Lives of the fellows

Robert Bews Kerr

b.20 August 1908 d.19 December 1997
OBE(1945) BA Toronto(1930) MD(1933) MA(1936) MRCP(1938) FRCPC(1945) FACP(1951) FRCP(1955)

Robert Bews Kerr was the founding head of the department of medicine at the University of British Columbia, Vancouver, Canada. He was born in Hamilton, Ontario, the oldest child of George and Helen Kerr. Although his father, then an executive with Westinghouse Canada, wanted him to become a lawyer, early childhood experiences unveiled the intrigue and challenge of a career in medicine. At the age of eleven he witnessed several enlightening experiences; the birth of his sister, born in the front sitting-room of his home; the use of direct transfusions into the vein of his younger brother, Jimmy, after he was diagnosed as having purpura haemorrhagica; and the ‘double pneumonia’ of his mother, who, without the availability of antibiotic treatment, remained critically ill and close to death for ten days. Thereafter, although there was significant opposition from his family, Robert Kerr elected to pursue a course in the field of medicine.

In 1926 he enrolled in an honours science course at the University of Toronto and subsequently trained in medicine, with the awarding of his MD in 1933. From 1935 to 1937 he was involved in research under the supervision of Charles Best [Munk’s Roll, Vol.VII, p.35] in the area of diabetes. He authored several publications on the differentiation of juvenile and adult onset diabetes and the use of various forms of insulin, including the initial use of protamine zinc insulin.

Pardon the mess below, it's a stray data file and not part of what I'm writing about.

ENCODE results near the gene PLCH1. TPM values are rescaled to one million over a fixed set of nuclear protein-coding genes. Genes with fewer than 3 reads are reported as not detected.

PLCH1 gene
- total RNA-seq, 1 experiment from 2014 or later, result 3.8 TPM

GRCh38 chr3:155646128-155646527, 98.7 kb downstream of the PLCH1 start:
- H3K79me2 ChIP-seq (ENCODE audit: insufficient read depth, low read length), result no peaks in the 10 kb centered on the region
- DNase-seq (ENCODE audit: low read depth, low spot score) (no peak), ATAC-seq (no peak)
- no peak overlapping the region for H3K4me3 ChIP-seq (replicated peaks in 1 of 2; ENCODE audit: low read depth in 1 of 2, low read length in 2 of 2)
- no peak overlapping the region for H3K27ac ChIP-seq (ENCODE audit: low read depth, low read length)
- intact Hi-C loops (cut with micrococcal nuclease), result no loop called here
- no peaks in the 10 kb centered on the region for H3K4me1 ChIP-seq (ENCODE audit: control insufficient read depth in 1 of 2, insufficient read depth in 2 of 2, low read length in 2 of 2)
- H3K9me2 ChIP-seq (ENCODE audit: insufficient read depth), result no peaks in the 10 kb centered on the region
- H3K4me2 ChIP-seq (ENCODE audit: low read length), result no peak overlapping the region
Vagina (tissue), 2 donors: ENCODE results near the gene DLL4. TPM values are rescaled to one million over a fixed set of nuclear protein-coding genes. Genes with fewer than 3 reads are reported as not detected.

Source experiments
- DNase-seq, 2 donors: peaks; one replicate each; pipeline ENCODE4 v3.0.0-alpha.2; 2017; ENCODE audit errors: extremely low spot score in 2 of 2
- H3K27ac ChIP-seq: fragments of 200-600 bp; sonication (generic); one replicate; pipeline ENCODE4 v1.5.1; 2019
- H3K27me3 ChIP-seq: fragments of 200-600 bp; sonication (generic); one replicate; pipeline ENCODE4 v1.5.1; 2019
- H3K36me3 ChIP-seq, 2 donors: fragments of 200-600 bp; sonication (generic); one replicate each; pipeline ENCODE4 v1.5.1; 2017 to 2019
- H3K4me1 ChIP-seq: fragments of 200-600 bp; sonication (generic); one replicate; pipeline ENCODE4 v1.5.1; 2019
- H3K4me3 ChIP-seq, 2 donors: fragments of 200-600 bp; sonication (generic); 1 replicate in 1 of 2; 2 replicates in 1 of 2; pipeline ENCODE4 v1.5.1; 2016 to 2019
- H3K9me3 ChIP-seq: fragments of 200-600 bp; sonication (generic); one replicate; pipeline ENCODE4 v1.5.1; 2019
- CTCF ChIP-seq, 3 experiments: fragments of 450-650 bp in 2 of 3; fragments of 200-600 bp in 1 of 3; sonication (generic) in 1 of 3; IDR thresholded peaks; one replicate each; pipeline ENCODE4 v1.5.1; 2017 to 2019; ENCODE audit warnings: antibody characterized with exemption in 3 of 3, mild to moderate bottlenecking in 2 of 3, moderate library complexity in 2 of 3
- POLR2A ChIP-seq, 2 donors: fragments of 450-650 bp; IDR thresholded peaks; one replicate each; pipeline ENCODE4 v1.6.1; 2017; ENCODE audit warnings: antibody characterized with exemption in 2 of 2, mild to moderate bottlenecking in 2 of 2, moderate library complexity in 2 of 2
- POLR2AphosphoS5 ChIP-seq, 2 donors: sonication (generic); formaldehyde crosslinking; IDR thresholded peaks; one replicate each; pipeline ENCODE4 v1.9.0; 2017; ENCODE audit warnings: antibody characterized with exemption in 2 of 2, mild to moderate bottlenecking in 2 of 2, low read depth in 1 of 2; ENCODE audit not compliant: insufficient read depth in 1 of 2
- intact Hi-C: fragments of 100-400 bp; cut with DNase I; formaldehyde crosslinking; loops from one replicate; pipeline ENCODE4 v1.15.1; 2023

From 1937 to 1939 he pursued his education and research training in London under the supervision of Sir Harold Himsworth [Munk’s Roll, Vol.IX, p.238] and contributed to the early literature on the influence of insulin and diet on the outcome of diabetes.

In 1940 he enlisted in the Canadian Army and served in the Second World War, posted in England, Belgium, and Germany. He rose to the rank of lieutenant-colonel and was in charge of a major medical posting shortly after the European invasion. In 1945 he was awarded the Order of the British Empire after demonstrating outstanding leadership and for the innovative care of patients during a serious outbreak of diphtheria in Turnhout, Belgium. Kerr’s leadership led to the successful cure of all but one case. At the end of the war he was asked to look after concentration camp victims, all severely emaciated. He recalled, during his rounds, being summoned with a whisper from one patient, a physician who had been on the faculty of a French university and had been captured for working for the French resistance. Kerr prescribed penicillin for him because he had purulent empyema of his chest. The French physician wanted to know what this new drug was and how it was produced. Kerr carefully explained that this was made from "green stuff on bread".